Whether you’re a seasoned cryptocurrency investor or a novice brand new to investing in cryptocurrency, the question of how is cryptocurrency taxed can be daunting.
One common misnomer most cryptocurrency investors believe is because cryptocurrencies are not backed by any government, thus less oversight than traditional fiat currencies, that they’re investing in an asset that won’t be taxed in the future. In reality, this couldn’t be further from the truth. Whether you’re trading NFTs or you finally sold the Bitcoin you’ve been holding onto for months, there are tax implications that come with each transaction.
How Does the IRS Treat Cryptocurrency?
Now that we have established cryptocurrency transactions are subject to taxes, we must understand how the IRS classifies these assets.
In the eyes of the IRS, cryptocurrency is classified as property and therefore is subject to tax rates paid for capital assets. Other examples of capital assets include homes, cars, stocks, or bonds.
Like all capital assets, you must calculate your tax liability at the point of disposal. If the asset is held for longer than 1 year, it is subject to the more favorable long-term capital gains tax rate. However, should you buy an asset and sell it inside of a year it will be taxed at the short-term capital gains tax rate.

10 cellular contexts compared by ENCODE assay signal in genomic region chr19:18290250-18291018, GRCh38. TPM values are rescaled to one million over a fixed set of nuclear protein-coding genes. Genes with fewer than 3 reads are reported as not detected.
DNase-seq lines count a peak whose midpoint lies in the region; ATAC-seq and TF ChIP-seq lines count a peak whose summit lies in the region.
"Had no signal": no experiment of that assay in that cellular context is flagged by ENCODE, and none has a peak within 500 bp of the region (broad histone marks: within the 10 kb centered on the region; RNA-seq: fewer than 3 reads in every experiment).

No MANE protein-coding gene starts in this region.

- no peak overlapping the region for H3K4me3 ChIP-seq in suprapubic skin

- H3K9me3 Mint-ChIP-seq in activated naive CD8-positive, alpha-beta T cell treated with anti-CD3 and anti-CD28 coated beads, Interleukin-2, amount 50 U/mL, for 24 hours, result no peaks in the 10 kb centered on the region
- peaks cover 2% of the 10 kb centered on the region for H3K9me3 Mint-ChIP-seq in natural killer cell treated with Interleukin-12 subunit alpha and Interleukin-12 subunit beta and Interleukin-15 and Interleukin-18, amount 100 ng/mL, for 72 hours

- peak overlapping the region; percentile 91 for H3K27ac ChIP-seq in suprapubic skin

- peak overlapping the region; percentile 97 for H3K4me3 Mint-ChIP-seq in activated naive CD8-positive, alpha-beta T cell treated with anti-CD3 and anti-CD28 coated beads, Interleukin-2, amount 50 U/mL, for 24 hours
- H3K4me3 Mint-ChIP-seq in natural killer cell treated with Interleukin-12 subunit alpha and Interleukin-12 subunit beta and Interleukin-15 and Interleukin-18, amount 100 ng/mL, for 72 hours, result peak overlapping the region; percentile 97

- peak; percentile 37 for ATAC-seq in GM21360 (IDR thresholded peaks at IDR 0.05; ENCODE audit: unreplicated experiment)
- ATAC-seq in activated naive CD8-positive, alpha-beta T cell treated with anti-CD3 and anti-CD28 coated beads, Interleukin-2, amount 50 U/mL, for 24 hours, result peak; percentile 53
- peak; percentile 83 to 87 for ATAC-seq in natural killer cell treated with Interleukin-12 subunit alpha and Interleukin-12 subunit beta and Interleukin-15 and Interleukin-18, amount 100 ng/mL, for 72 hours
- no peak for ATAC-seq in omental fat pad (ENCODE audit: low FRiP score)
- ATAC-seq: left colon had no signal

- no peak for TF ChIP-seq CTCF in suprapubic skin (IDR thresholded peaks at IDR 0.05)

Not All Transactions Are the Same
While it may seem simple and straightforward, there is another layer of detail that further determines how each transaction is taxed. The two main layers of detail include how the asset was acquired and the type of capital asset that was acquired.
How the capital asset was acquired can drastically change the tax liability associated with it. For example, cryptocurrency acquired in a manner similar to credit card rewards isn’t taxable as income until it’s sold.
The next layer to consider is the type of capital asset that you’re holding. Should you elect to buy and sell NFTs, depending on the type of NFT, it may be deemed collectible from the IRS. Therefore, if the asset being traded is a collectible, it will be subject to the collectible tax rate, which is higher than long-term capital gains tax rates.
Using Cryptocurrency to Purchase Goods or Services
The last major bucket to consider when calculating your tax liability related to cryptocurrency transactions is using them to pay for goods and services. Should you elect to pay for a good or service using cryptocurrency, you will treat that as a disposal of the cryptocurrency and any gain or loss on the transaction will be calculated at the point of sale.
Although next tax season seems far away, it’ll be here before we know it. The sooner you engage a cryptocurrency CPA to assist in the calculation of your cryptocurrency tax liability, the sooner you’ll realize the benefits such as greater insight into your tax position prior to year-end, calculating the correct tax liability by transaction, and proper documentation for filing your taxes.
If you have additional questions about choosing a crypto CPA, don’t hesitate to reach out to our team at Founder’s CPA for guidance!